So when we worry about dead rhinos, we worry that our imagined joy at seeing such a rare and majestic creature will be denied as an imagined joy to our descendants. It is unlikely that we see the rhino in the same way as the African native: a ton of bad-tempered, short-sighted death that will eat or trample all your crops but when dead, or its horn sold to some idiot, will feed a family of 12 for three months. But perhaps the liberal African would feel happy to imagine seeing our Goldfinches and want them kept that way.

It's all imagination, it is teachings from our culture, we like our culture, we don't like change, and it all keeps us happy. As long as they do not become an obsession or creepy, cemeteries and animals are OK.
 1. e.g. your shaman goes through various rituals and inspirations until, by chance, he gets it right.
 2. Monuments are creepy for the same reason - they hang about too long. However, if they hang around long enough, they become "fascinating" as their relationship with a death is gone and a link with distant history is formed
 3. although sometimes a person is later deemed an arsehole and then we ceremoniously tear his statue down as if to say, "I always hated you and now you will be forgotten, you are really dead, so I win."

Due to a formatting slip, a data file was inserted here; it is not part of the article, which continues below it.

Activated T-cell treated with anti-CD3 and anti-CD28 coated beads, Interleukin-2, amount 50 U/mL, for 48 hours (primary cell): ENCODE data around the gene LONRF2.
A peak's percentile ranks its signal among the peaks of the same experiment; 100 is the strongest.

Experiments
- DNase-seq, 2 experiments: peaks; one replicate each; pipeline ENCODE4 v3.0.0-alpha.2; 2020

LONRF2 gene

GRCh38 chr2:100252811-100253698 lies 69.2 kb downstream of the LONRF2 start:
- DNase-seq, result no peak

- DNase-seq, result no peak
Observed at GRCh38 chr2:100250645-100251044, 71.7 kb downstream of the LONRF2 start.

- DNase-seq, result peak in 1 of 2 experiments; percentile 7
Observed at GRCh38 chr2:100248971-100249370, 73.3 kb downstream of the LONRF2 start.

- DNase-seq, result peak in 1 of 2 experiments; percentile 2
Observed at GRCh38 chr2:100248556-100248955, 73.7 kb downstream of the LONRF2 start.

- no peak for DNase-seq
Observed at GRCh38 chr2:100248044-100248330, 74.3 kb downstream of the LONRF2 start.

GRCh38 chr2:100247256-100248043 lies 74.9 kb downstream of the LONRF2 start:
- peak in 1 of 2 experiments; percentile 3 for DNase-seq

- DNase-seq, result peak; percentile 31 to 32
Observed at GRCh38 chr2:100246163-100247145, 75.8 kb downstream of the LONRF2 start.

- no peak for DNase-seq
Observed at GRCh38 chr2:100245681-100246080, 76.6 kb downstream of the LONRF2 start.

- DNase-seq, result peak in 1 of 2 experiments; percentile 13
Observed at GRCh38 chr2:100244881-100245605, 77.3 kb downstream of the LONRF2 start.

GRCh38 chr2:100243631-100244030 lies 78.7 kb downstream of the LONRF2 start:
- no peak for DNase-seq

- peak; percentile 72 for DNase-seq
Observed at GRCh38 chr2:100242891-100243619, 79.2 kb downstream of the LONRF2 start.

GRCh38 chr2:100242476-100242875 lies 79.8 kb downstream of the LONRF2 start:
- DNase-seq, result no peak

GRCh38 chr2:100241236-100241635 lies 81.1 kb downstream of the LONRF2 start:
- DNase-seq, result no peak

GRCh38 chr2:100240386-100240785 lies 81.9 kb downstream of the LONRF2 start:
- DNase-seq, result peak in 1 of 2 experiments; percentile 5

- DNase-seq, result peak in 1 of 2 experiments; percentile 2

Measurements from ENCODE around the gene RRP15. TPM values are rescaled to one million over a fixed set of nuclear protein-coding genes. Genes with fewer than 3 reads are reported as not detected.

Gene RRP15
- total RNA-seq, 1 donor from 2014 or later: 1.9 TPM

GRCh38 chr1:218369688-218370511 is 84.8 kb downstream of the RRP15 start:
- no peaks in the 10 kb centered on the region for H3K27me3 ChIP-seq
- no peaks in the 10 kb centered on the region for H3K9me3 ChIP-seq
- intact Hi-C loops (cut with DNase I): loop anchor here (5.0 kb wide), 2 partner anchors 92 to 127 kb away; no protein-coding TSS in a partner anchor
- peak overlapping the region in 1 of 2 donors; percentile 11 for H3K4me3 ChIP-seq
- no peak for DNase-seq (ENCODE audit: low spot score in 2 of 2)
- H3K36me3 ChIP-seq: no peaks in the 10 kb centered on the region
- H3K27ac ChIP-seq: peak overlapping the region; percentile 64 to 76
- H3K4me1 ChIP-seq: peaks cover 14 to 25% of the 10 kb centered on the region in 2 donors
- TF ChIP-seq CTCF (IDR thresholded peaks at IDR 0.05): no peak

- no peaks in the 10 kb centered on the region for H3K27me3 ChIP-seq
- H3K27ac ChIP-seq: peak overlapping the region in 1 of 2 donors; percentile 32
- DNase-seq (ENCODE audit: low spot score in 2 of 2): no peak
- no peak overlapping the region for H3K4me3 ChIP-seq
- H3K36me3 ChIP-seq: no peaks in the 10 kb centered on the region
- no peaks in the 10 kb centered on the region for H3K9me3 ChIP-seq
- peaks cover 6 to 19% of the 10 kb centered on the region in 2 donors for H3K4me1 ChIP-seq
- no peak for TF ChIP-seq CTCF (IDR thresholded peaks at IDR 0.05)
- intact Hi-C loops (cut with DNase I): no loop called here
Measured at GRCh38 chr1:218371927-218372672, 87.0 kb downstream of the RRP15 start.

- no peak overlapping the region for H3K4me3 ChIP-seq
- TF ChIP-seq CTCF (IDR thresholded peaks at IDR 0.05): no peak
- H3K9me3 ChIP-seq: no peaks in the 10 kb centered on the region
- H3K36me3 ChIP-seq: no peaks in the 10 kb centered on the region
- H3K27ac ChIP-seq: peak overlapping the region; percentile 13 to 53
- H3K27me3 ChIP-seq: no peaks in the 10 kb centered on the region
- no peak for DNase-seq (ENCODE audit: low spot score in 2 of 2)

4. and still in print
 5. a very attractive bird
Nobody says “There are many things that we thought were natural processes, but now know that a god did them.”

Offline shnozzola

Re: Cemeteries
« Reply #7 on: July 12, 2014, 10:09:13 AM »
Thanks everyone - and thanks GB.  I found your debate with Plethora when searching something ... can't remember what, back maybe 2008.  Anyway:

“The best thing for being sad," replied Merlin, beginning to puff and blow, "is to learn something."  ~ T. H. White
  The real holy trinity:  onion, celery, and bell pepper ~  all Cajun Chefs

Offline 12 Monkeys

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Re: Cemeteries
« Reply #8 on: July 14, 2014, 12:01:42 AM »
are graveyards present so believers can return to live on earth after the return of Jesus?